Carthage was open to foreigners. Many races and ethnic groups dwelt in the city, among whom the Greek community was the most important. The Greek language, letters, and philosophy were taught in Carthage by Greek teachers. The most prominent was the philosopher and historian Sosylos, who was the tutor of the children of Abd Melkart, known as Hamilcar Barca, one of them being whom Hannibal. There were also many Pharaonic families, and others from the Aegean coast.39 Many mercenaries preferred to pass their retirement in the city. All of these foreign races and communities, Spaniards, Gaul, Italians, and those from the western Mediterranean isles, mingled in the city. They were influenced by the Carthaginian traditions and customs, and contributed to the city’s prosperity by their crafts and skills.
Carthaginians were proficient in many languages. Hannibal knew Greek and Latin perfectly and studied the Hellenic culture (philosophy and letters). He also studied the life of Alexander the Great, whom he considered his highest ideal. This history, rich with the fusion of nations and languages, reflects the richness of Tunisian culture and the Tunisians’ willingness to accept others. This may well be the secret of this people’s success throughout long periods of its history, and the hidden power that needs to be tapped to conquer the future.
Tunisians do not look down upon others; they have a great gift and vast capacity for understanding. Their deep values of tolerance and moderation result from these anthropological and cultural accretions. And if we want to connect the past with the present, as we have constantly tried to do in this book, we will note the vast gap between Tunisia’s belief in human circulation and movement and the repressive immigration policies adopted by other regimes. Tunisians are eager to learn foreign languages, and this is proof of their openness.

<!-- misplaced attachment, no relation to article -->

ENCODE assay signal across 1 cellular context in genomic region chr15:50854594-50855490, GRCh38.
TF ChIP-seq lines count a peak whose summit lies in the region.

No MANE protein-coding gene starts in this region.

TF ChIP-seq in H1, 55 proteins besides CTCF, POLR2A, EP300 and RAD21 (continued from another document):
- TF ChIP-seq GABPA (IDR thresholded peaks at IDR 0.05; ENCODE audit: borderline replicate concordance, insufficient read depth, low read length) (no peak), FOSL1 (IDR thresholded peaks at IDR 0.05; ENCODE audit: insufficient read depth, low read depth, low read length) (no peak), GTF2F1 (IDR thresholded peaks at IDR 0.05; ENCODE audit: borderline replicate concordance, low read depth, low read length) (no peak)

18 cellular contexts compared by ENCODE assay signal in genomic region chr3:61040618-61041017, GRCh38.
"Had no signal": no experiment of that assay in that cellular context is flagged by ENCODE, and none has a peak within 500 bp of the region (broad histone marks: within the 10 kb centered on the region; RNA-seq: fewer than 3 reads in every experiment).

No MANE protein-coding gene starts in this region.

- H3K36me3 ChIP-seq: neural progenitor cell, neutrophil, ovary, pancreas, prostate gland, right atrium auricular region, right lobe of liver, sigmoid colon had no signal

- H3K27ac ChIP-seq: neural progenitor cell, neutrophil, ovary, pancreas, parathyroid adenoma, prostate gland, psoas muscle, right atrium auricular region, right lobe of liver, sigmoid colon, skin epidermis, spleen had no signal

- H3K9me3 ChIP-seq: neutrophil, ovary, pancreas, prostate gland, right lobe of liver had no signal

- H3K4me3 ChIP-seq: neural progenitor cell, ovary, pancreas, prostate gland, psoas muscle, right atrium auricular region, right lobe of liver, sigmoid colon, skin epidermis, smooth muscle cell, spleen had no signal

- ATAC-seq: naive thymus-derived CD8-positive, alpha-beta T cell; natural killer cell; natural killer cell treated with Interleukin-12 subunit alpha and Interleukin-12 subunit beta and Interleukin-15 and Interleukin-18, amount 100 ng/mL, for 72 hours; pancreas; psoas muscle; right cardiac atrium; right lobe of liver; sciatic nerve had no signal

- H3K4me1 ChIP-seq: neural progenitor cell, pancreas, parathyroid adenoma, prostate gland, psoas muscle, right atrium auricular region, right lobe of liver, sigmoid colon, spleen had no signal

For them, foreign languages are not only instruments of communication, but also represent windows that open onto other nations, whether for commercial or for cultural interchange. This is why Tunisia today calls for the teaching of foreign languages, so that next to Arabic, the mother tongue, we shall have built bridges linking us to the rest of the world.40 The debate today is not about the one language, or about the search as to which language to favor, but is over diversity, and the question posed anew is how to learn other languages and how to make the most of their cultural and cognitive content.
Carthage had admirable political institutions, at local and central level, which were imitated by neighboring communities. Carthage was a republic governed by the rule of law. The city, which extended to Megara, had over 700000 inhabitants. The People’s Council grew in authority against the Senate, especially in Hannibal’s time. Suffetes were elected, and judges (the court of 104) had supervision over the governance of the state and over the conduct of civil and military leaders. It is enough that Aristotle, in his Politics (II, 8), considered it to be one of the best political systems in existence.41
I would like here to quote in extenso this passage, to proclaim our constitutional tradition to those who believe we have no political culture. We had known a Republic centuries before Christ was born, and we also experienced the separation of powers and the rule of law and order. Nor was the popular referendum unknown to us. It is as though Montesquieu’s theories and the principles of the French Revolution, which many of us like to regard as the starting point of political modernity, have their roots in Carthage. Here is therefore the full quotation: